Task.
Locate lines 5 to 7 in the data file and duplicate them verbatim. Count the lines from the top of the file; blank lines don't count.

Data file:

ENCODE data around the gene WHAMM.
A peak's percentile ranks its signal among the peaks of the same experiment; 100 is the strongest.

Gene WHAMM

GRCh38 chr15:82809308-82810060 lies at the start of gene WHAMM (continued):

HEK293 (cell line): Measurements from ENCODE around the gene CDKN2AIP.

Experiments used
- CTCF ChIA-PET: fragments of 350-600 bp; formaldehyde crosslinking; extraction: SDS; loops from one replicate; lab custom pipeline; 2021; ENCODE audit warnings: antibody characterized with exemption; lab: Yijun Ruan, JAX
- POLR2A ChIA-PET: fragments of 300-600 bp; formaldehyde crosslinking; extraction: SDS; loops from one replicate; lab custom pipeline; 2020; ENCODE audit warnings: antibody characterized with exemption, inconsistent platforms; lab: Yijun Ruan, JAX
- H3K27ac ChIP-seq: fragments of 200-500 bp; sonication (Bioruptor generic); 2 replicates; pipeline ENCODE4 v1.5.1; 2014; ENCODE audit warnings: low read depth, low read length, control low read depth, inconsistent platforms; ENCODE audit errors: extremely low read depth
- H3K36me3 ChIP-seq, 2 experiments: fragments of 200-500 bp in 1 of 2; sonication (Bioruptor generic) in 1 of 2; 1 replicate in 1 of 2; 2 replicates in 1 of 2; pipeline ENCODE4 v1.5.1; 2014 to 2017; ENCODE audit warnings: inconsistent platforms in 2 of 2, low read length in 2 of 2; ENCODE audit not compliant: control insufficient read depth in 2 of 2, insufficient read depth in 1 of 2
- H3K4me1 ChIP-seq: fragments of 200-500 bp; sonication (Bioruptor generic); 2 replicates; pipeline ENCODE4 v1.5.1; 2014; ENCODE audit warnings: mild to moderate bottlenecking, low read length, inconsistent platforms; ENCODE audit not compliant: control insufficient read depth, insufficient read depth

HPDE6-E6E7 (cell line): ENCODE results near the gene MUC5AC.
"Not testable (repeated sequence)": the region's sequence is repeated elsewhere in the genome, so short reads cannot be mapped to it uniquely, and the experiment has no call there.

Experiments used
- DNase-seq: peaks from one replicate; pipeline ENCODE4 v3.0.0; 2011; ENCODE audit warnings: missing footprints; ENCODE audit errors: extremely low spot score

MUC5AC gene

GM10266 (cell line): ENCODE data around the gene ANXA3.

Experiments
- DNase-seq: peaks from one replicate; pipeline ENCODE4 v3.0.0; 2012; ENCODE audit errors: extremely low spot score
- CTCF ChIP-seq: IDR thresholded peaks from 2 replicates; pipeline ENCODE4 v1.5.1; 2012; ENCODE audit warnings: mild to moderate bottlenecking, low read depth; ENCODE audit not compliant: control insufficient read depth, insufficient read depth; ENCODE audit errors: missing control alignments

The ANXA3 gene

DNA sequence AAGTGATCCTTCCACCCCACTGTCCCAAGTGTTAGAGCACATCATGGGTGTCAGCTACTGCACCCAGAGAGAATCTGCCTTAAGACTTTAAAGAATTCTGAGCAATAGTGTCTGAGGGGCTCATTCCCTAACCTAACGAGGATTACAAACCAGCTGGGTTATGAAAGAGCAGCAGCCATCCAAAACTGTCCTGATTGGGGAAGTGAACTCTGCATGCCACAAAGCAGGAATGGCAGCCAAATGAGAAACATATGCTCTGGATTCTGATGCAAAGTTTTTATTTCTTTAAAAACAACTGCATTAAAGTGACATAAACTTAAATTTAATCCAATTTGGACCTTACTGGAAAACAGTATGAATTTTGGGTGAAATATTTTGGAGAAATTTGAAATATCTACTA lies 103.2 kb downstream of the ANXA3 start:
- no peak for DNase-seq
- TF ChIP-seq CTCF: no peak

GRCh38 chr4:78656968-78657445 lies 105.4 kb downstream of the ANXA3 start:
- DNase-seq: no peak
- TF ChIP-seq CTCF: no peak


HEK293 (cell line): Measurements from ENCODE around the gene CDKN2AIP.

Experiments used
- CTCF ChIA-PET: fragments of 350-600 bp; formaldehyde crosslinking; extraction: SDS; loops from one replicate; lab custom pipeline; 2021; ENCODE audit warnings: antibody characterized with exemption; lab: Yijun Ruan, JAX